Materials and methods

Study area

The study area was located in eastern Jungar Banner, Erdos City, Inner Mongolia Autonomous Region, Northwest China (111°13'- 111°20′ E, 39°43'- 39°49′N) (Fig 1). The climate is warm temperate, semi-arid continental climate. Average annual temperature is 7.2°C, with an average annual precipitation of 231–460 mm.

The zonal vegetation of the hilly slopes is characterized as warm temperate steppe vegetation. Stipa bungeana grassland is the original vegetation type, but only occurs in the form of several small fragments. The remaining fragments are mainly composed of a Stipa bungeana + Cleistogenes squarrosa + forb community; the main species are Stipa bungeana, Cleistogenes squarrosa, Leymus chinensis, Thymus mongolicus, Lespedeza davurica, Medicago ruthenica, Astragalus scaberrimus, and Oxytropis chiliophylla. In addition, we identified Heteropappus altaicus, Artemisia frigida, and Ixeris gracilias. The landscape is monotonous, with a simple community composition.

This study was carried out in the field of restored Heidaigou coal mine area which was State-owned Land and did not involve endangered or protected species. Meanwhile, because this study supported by the Special Scientific Research Projects in Environmental Protection and Public Welfare Industry, so the government of Jungar Banner permitted and approved this study.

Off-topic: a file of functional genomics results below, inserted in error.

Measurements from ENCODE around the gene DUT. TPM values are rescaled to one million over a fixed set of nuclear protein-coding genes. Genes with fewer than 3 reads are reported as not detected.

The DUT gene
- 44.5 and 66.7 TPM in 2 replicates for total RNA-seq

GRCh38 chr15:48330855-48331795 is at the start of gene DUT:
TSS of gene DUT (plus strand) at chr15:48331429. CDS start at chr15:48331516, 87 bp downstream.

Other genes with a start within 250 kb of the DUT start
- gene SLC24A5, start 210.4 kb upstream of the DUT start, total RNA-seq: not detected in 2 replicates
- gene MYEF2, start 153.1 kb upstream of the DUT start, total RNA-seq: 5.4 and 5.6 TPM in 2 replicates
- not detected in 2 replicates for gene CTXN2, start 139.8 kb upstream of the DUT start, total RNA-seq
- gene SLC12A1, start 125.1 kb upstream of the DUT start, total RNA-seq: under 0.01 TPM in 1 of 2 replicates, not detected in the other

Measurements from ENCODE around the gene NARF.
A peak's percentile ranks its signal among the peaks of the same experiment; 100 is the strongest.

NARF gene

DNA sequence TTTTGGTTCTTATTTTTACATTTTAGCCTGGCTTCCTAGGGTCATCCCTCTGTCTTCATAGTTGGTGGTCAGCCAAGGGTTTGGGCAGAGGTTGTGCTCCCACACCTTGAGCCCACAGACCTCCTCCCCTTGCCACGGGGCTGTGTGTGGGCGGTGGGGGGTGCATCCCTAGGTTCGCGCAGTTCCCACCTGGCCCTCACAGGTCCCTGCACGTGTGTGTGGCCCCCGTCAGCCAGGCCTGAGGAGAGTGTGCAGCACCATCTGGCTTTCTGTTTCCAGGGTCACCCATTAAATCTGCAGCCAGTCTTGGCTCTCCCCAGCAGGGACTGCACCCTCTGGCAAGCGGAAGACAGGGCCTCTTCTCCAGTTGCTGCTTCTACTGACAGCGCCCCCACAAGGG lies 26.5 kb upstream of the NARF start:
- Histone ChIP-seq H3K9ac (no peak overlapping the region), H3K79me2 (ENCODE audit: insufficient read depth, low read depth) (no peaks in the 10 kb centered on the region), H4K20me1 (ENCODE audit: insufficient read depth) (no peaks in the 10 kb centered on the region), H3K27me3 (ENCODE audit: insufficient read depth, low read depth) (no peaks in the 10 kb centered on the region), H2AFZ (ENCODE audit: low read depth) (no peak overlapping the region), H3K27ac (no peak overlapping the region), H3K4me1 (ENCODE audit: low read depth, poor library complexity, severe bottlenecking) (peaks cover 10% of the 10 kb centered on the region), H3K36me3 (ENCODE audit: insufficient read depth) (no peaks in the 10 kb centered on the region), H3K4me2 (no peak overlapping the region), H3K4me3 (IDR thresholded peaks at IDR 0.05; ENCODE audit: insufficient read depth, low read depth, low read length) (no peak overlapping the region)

Experimental design and vegetation sampling

Experiments were performed from July to September 2015. For this, five plots, representing five different restoration starting time points, were established, located in the following areas of the former coal mine: Dao-suan-gou dump (P20a), East dump (P15a), North dump (P10a), Internal dump (P05a), and Dong-yan-bang dump (P00a). For comparison purposes, an undisturbed plot within the mining area was selected as a control plot (Table 1).

All plots met the following requirements: i) in the restored plots, restored soil thickness was similar, with similar surface soil properties. The slope was less than 5 degrees, and all plots were subjected to similar impacts of groundwater; ii) the control plot showed a topography similar to that of the restored plots; it was not subjected to any anthropogenic activities.